During the refuelling outage at unit 2 of Finland’s Olkiluoto NPP, two fuel assemblies with 3D-printed foreign strainers were introduced into the reactor, plant owner-operator Teollisuuden Voima Oyj (TVO) said.

These are the first officially approved 3D-printed fuel components to be introduced at a nuclear power plant. StrongHold AM guest strainers, printed with 3D technology, are manufactured by Westinghouse Electric Sweden. “We can proudly say that we are pioneers in the utilisation of new technology in nuclear power plants worldwide, said Arttu Knuutila, TVO's team procurement manager.

The StrongHold AM filters are fully manufactured through 3D printing techniques and offer enhanced capture features to prevent debris from entering the fuel assembly and potentially damaging the cladding, which could cause unplanned and expensive outages.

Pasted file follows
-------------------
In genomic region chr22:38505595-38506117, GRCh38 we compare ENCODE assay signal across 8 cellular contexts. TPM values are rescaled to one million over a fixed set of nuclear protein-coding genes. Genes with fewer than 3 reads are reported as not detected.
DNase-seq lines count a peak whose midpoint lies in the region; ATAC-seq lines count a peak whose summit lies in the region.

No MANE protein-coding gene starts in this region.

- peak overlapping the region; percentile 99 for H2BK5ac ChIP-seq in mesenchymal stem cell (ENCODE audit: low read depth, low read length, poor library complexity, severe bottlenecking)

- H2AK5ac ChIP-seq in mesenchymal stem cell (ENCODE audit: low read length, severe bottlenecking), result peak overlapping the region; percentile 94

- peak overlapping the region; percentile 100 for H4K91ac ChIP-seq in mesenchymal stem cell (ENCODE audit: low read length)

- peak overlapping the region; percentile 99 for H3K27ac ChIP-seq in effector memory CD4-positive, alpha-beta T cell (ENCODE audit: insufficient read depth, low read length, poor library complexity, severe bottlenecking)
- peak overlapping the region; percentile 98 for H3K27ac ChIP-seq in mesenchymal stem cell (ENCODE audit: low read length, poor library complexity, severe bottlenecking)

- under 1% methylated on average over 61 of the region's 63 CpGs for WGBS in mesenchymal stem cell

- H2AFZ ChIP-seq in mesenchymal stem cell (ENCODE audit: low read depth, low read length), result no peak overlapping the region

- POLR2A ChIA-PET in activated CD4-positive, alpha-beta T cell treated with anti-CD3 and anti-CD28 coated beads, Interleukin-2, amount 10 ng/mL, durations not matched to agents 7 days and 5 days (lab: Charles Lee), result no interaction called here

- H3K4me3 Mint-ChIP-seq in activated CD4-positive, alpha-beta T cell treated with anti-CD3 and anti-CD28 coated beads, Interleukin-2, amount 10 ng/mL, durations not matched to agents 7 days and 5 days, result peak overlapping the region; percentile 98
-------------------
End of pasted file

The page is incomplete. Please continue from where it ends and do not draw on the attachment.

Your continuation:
“This is an important milestone in our efforts to improve the reliability of boiling water reactor fuel by leveraging advances in manufacturing technology, said Dr Carina Önneby from Westinghouse, EMEA's Director of Fuel Supply.

In addition, 3D technology makes it possible to produce products at competitive prices that are difficult or even impossible to obtain.

TVO's said its own research and development function is strongly involved in the design and production of 3D prints. “The metal 3D-printed guest strainers developed in collaboration with Westinghouse Electric Sweden and OKG are a concrete example of a successful collaboration,” TVO noted.

“We are now gaining valuable user experience for metallic 3D prints, in which we will invest more in the near future. A good cooperation network with 3D actors, such as Westinghouse, plays a significant role in the introduction of the technology, Knuutila said.

Image: The first officially approved 3D-printed fuel components for NPPs have been introduced at Olkiluoto NPP in Finland (Courtesy of TVO)